For a mundane example, consider a hypothetical “golden age” story written before WWⅡ. It mentions synthetic polymer used as a specific plot item, and only for that item, completely ignoring the tupperware in the break room, or that everything would be made of plastics and other materials are rare. Or that disposable “styrofoam” cups would cause problems with the environment.

This will be the case of any transformative technology. Unless the story is about that, it will be seen in a niche role only.

In another century it will seem funny that space construction is described as bolted together with structural members being an issue or even a plot point! (I’m thinking of superconductors with flux pinning, which is pretty close to the “force field” example you started with.) Today we look at a old stories where they have space travel and even space stations mentioned, but no communications satellite technology! How could he have missed such an obvious use for the space station that’s in the story?

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    $\begingroup$ You ought to read some stuff by Brandon Sanderson. His stories are really more about the characters than the (transformative) magic, but the way the magics work really suffuse every corner of society and they really feel like they're part of the culture and everyday life. $\endgroup$ – Mason Wheeler Aug 30 '16 at 13:59
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    $\begingroup$ Re: your last point - Renaissance by Raymond F Jones features advanced nuclear powered and particle beam armed tanks, the ability to alter quantum properties of atoms and move between dimensions, yet has on of the main knowledge bases in the booked stored on microfilm :) Always makes me chuckle. $\endgroup$ – Whelkaholism Aug 30 '16 at 14:17
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    $\begingroup$ Yea, I recall microfilm in many stories with interplanetary travel etc. Or how about Philip K Dick who described dynamic up to the moment and personalized news served up in your own home, but it had to be printed on paper to display. $\endgroup$ – JDługosz Aug 30 '16 at 14:45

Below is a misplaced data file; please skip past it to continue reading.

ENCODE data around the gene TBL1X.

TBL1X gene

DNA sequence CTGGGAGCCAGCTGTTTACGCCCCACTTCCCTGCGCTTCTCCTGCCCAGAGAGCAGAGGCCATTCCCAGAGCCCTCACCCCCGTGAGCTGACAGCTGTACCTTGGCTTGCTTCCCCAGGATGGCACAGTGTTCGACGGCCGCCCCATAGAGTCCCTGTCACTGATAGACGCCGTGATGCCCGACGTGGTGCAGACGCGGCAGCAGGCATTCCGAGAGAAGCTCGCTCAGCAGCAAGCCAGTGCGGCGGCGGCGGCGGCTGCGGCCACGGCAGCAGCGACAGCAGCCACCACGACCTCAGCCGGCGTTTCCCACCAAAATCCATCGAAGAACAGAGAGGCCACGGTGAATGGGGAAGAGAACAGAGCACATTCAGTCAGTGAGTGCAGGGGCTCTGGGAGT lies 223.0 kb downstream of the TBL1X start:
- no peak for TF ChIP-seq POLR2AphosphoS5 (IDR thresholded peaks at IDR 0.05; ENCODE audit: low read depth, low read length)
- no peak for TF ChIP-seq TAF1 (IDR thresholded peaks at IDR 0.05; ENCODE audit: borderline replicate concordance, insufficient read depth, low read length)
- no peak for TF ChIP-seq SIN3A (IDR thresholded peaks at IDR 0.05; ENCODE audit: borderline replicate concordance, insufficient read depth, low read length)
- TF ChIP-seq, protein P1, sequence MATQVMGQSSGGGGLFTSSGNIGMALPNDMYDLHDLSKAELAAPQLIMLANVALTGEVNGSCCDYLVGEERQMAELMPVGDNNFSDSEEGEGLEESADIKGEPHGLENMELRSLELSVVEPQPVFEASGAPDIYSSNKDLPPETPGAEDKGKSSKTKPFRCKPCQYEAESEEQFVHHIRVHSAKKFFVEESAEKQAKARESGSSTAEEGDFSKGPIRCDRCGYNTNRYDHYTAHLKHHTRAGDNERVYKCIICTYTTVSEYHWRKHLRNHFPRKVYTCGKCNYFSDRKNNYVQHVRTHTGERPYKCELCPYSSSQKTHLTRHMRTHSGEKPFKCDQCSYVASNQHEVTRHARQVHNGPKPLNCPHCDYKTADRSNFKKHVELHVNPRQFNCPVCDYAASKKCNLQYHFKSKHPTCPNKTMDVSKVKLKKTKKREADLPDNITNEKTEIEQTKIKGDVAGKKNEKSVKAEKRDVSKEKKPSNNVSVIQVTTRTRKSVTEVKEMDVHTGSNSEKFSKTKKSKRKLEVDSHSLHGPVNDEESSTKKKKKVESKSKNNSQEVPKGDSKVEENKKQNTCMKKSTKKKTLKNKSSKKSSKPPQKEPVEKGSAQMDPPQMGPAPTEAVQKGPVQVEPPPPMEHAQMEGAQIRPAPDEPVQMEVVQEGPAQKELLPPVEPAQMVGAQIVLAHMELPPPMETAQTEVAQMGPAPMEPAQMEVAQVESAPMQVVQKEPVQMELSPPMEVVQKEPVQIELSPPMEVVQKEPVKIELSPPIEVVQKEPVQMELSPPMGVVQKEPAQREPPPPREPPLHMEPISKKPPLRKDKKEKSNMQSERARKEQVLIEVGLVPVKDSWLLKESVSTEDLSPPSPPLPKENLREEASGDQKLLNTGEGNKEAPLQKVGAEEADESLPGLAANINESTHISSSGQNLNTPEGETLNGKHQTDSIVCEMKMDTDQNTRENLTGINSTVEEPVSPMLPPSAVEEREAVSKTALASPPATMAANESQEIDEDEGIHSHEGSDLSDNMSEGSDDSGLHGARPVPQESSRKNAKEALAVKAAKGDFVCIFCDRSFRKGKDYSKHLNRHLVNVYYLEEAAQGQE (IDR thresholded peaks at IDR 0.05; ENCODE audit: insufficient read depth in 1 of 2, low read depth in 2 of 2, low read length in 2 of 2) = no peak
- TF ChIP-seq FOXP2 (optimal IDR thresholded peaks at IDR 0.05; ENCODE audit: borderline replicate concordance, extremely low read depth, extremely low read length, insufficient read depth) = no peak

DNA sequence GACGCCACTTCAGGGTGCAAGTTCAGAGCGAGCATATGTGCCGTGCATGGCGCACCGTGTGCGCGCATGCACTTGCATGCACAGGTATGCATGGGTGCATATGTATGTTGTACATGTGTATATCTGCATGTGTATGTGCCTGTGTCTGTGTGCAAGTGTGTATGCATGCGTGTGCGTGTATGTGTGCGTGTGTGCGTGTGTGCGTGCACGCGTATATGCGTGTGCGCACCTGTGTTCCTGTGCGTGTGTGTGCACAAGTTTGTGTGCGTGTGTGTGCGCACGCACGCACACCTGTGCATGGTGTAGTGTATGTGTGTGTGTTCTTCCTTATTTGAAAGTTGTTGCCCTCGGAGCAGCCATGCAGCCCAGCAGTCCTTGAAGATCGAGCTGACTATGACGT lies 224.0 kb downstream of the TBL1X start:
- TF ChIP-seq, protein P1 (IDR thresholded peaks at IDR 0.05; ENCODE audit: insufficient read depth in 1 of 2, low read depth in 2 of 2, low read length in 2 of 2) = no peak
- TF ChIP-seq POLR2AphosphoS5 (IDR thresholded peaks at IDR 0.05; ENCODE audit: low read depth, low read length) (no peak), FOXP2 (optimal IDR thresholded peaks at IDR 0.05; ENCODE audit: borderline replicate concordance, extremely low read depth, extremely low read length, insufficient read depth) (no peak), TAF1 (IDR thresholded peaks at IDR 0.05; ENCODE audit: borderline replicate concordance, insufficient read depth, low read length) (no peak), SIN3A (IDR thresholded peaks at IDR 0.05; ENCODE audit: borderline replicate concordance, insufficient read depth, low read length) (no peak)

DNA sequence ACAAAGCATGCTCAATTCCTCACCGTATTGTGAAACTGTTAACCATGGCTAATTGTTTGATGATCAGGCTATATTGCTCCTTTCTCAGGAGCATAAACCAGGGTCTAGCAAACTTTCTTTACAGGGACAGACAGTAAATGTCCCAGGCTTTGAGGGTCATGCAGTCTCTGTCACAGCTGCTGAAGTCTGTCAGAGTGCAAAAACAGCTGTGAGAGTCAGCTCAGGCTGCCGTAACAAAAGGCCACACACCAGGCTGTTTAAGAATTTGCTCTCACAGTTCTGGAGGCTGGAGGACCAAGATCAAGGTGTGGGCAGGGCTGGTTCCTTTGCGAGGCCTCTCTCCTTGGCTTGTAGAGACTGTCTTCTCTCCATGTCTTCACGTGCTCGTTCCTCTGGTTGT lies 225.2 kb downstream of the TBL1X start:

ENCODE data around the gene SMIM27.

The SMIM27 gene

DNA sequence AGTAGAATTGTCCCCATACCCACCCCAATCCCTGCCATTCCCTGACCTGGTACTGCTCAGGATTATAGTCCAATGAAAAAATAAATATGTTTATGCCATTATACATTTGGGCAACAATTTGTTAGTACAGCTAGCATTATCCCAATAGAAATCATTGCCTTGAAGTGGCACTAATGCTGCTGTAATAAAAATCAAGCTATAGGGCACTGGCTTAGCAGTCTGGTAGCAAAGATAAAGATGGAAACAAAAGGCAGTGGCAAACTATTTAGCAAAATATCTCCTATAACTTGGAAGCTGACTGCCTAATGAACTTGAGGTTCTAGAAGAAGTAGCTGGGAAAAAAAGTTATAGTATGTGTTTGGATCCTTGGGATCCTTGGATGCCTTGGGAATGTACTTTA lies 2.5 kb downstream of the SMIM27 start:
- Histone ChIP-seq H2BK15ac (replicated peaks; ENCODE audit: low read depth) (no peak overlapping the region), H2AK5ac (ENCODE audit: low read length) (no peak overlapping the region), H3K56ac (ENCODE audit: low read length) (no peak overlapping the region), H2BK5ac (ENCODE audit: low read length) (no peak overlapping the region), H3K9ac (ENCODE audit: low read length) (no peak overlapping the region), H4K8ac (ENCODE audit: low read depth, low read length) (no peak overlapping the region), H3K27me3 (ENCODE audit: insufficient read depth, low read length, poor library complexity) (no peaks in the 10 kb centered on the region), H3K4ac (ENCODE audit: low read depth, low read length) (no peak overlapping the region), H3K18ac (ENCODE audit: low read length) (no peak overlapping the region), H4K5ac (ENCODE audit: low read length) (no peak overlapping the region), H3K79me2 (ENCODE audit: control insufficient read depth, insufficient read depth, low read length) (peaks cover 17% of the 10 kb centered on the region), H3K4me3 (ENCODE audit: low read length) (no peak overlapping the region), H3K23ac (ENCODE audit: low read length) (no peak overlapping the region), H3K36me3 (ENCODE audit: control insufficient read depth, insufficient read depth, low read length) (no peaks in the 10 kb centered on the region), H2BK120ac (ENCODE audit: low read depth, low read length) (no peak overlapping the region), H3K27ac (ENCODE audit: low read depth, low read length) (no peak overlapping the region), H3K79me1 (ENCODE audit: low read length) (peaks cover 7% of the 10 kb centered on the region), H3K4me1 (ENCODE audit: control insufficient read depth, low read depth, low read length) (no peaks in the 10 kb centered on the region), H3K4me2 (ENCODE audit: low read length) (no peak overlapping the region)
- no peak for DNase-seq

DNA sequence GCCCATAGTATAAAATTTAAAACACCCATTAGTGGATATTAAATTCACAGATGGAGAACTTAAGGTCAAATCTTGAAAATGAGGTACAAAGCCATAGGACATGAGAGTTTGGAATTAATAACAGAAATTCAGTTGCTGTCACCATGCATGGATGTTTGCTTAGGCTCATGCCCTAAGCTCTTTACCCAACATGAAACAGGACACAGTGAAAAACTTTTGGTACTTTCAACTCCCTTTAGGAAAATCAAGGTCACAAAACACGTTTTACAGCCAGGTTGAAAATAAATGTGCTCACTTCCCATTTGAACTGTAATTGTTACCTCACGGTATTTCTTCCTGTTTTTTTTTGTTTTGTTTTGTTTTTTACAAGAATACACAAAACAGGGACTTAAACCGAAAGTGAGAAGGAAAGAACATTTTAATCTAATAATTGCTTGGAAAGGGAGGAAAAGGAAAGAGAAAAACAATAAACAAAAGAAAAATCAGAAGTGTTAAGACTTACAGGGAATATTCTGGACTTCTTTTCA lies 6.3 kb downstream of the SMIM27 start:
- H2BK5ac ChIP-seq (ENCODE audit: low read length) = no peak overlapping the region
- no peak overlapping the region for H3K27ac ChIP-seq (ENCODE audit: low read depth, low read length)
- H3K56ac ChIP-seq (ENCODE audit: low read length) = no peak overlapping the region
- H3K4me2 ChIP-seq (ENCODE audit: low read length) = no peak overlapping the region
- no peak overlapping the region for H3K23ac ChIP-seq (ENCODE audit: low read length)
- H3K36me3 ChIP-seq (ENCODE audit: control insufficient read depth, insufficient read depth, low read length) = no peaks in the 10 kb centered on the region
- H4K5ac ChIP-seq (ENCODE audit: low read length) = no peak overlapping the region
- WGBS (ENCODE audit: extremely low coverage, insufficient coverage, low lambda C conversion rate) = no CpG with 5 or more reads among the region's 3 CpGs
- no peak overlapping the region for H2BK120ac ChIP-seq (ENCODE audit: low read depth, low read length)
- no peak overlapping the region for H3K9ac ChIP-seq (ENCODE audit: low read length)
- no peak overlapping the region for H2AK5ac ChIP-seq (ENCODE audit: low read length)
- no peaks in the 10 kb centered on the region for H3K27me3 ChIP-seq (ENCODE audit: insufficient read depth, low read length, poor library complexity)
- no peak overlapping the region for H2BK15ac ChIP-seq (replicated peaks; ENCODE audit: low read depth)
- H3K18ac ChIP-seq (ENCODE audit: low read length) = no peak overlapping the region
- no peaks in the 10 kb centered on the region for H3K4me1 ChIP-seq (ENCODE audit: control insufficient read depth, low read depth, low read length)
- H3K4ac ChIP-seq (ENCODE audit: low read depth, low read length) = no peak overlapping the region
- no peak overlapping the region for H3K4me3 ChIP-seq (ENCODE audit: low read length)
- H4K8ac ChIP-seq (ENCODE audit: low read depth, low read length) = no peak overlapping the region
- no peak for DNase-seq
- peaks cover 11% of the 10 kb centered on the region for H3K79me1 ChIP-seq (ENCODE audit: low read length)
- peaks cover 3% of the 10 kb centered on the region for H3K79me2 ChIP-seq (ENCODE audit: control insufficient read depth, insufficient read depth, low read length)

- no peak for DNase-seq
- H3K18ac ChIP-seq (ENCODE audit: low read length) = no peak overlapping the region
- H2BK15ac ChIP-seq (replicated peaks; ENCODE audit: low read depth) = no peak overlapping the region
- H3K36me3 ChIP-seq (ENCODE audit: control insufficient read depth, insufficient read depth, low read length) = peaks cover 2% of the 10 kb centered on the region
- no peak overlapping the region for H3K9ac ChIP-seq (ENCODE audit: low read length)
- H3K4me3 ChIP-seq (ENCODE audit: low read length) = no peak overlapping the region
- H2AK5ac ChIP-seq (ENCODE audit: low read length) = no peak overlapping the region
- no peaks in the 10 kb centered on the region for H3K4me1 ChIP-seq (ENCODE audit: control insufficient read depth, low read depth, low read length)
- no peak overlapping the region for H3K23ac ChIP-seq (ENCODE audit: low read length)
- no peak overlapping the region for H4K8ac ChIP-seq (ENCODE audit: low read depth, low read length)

• $\begingroup$ See also this answer where I try to think forward. $\endgroup$ – JDługosz Aug 31 '16 at 13:50
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Regarding computers and similar complex devices, consider this:

  • Science fiction with such advanced technology tends to include starships. There is also an assumption that force-field-generated gadgets disappear when you kill the power. So having all critical systems in a vehicle out of solid, reliable matter is a good idea, unless the force field equivalents are so much better in performance.
  • Are the force fields somehow self-sustaining or do they require a projector? If they require a projector, will the projector be more or less complex than the force field construct it generates? If the technology of the setting assumes that the projector must be more complex, you gain little by having it project a device.
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    $\begingroup$ Maybe the field generator would be the only physical part of the system, and as such the Achilles heel of all devices constructed from the fields. If people living on an inhospitable planet used spacesuits built from these complex fields, maybe the generators would be bio-signed to that user, so they’d be the only ones who could ultimately power them on or off. People in complex spacesuits built from force fields...instead of ghosts in a machine we’d be machines in a ghost :) $\endgroup$ – MadGab Aug 30 '16 at 15:29